If you are looking for ways to dramatically decrease the costs of purchased services, you may want to consider eSourcing as a way to do this. There are two types of eSourcing solutions you may consider which and at first glance appear very similar; however, there are some key differences that could impact the results of your negotiation in more complex spend like Purchased Services.
An e-negotiation is a unique sourcing solution that offers its users a more effective method of directly negotiating with vendors in real-time. It often gets mistaken for a reverse auction but there are several key differences between an e-negotiation and a reverse auction. Before discussing these differences, let’s first look at how the two are similar, because both solutions offer some valuable benefits.
- Technology: Both e-negotiations and reverse auctions utilize a technology platform which allows users to distribute and collect information electronically. This is a huge time saver over traditional methods. But it’s more than just “glorified email.” Most e-sourcing platforms today have robust functionality that enable users to create detailed Request for Proposals (RFPs) backed by analytics that allows a user to easily compare competing proposals. In most cases, an RFP will precede an e-negotiation or reverse auction event.
- Fast Results: Each sourcing solution allows the user to negotiate with multiple vendors simultaneously, rather than the iterative process associated with traditional negotiation methods. This means you can achieve results in far less time, usually under three 3 hours.
- Transparency: Both solutions promote transparency and anonymity among the participating vendors. These are two very important aspects for all users. Transparency helps to maintain a level playing field among participants, ensuring that each receives the same information and no individual vendors receives any preferential treatment. At the same time, the e-sourcing platform preserves anonymity among the participants, ensuring confidentiality of information and protecting against collusion.
- Savings: Both reverse auctions and e-negotiation can produce significant bottom-line savings as a result of the competition generated by these dynamic events.
While these are a few of the main similarities between reverse auctions and e-negotiations, they also have three key differences that are important to note if you want to increase value in your negotiation process for purchased services.
- It’s not just about price: Arguably the most important difference between e-negotiations and reverse auctions, is that an e-negotiation allows the user to address any aspect of the vendor’s proposal during the event, while most reverse auctions focus simply on price and do not take into account many of the other strategic elements of a negotiation. During an e-negotiation, the sourcing team can provide vendors with specific feedback to address not only their price, but also any other proposed term such as quality of service, delivery, or performance. Reverse auctions don’t offer the flexibility that e-negotiations do.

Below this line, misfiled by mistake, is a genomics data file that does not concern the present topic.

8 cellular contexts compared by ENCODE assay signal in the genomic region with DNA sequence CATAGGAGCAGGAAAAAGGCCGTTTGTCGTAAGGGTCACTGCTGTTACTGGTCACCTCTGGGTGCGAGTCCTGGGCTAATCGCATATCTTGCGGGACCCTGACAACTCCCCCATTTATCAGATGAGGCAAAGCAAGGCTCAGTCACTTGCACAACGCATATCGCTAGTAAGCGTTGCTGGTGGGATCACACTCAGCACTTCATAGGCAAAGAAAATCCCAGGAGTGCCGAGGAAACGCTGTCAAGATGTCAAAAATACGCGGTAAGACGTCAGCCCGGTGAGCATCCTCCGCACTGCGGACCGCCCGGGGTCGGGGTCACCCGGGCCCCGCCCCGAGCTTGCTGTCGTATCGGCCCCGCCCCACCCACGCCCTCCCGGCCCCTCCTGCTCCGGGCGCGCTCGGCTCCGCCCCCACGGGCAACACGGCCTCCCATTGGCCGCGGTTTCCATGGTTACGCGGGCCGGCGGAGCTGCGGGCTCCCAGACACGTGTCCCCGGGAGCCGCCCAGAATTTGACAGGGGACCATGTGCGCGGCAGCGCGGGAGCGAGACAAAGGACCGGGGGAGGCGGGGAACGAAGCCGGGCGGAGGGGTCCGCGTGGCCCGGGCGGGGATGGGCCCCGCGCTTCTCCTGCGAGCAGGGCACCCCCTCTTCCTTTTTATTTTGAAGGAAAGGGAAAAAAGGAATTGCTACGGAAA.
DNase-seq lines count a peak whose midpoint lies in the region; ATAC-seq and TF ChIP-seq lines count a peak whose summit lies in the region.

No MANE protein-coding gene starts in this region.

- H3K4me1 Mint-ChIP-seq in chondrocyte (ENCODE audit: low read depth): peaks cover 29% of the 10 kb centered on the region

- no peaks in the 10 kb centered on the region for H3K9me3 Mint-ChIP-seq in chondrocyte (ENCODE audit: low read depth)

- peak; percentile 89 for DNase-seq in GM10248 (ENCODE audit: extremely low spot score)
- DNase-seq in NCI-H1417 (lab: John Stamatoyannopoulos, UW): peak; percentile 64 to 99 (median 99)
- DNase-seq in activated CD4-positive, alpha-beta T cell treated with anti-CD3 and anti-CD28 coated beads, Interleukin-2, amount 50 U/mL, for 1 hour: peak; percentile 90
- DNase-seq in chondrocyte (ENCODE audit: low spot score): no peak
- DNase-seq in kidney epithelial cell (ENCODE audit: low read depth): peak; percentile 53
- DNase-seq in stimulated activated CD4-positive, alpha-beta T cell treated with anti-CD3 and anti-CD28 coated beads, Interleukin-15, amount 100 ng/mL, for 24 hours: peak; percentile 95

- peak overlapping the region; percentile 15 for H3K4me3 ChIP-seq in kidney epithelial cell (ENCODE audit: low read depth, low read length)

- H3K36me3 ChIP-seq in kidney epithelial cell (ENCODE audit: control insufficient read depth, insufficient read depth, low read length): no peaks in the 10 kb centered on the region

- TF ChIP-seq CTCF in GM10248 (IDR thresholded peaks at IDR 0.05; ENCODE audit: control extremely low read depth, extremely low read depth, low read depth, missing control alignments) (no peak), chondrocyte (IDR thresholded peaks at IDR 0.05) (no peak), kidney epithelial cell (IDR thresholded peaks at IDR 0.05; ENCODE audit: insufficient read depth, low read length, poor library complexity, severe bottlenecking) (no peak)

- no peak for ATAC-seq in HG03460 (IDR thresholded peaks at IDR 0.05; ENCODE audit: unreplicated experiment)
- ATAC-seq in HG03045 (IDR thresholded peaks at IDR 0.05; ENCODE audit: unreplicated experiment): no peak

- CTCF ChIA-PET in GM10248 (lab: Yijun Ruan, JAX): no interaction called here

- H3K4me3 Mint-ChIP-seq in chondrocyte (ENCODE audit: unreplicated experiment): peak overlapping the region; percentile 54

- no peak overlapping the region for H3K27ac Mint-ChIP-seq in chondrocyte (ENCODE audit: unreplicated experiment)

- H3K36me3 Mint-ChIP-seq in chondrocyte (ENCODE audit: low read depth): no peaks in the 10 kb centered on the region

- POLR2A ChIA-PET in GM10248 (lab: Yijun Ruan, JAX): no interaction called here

- More dynamic: An e-negotiation is much more dynamic and enabled by a messaging system that is built right into the platform. Reverse auctions that typically focus solely on price, have little to no communication between the parties involved throughout the event. The sourcing team is often just an observer, waiting for the final bid to come in. In an e-negotiation, a user can use this messaging system to have direct and open dialogue with each participating vendor in real-time, throughout the duration of an event. This allows the sourcing team to focus on key points, which may be different for each participant, and allows vendors to provide additional detail regarding their counter proposals.
- Overall value: Since the typical reverse auction focuses only on price, bidding is driven mainly in response to rank or a leading price, depending on what is visible during the event. Either way, vendors only have the ability to respond to a change in price. Buyers, in this scenario, are usually obligated to award to the lowest bidder at the conclusion of the event, since price is the sole consideration. Obviously this ignores the qualitative aspects of the vendors’ proposals. In an e-negotiation, the Buyer is able to select one or multiple vendors as finalists based on their overall value. The finalists can then be brought on-site for presentations and further evaluations. E-negotiations enable a much higher focus on the vendors’ qualitative offerings that reverse auctions cannot and are much more conducive for longer term, more strategic relationships.
In summary, both solutions present some valuable benefits for the user but there are some key differences. An e-Negotiation is not a reverse auction, and each solution has its own application. Reverse auctions lend themselves better to materials purchases or commodities contracts that contain simplified terms, or where there is little qualitative differentiation between competing proposals. However, for categories like those within Purchased Services, e-negotiations provide the user with much improved negotiating capabilities to achieve optimal results.. Medpricer provides its customers a unique and effective approach to addressing Purchased Services spend; combining analytics, process, and category expertise that culminate with an e-negotiation solution that results in 24% average savings with a 40% faster cycle time.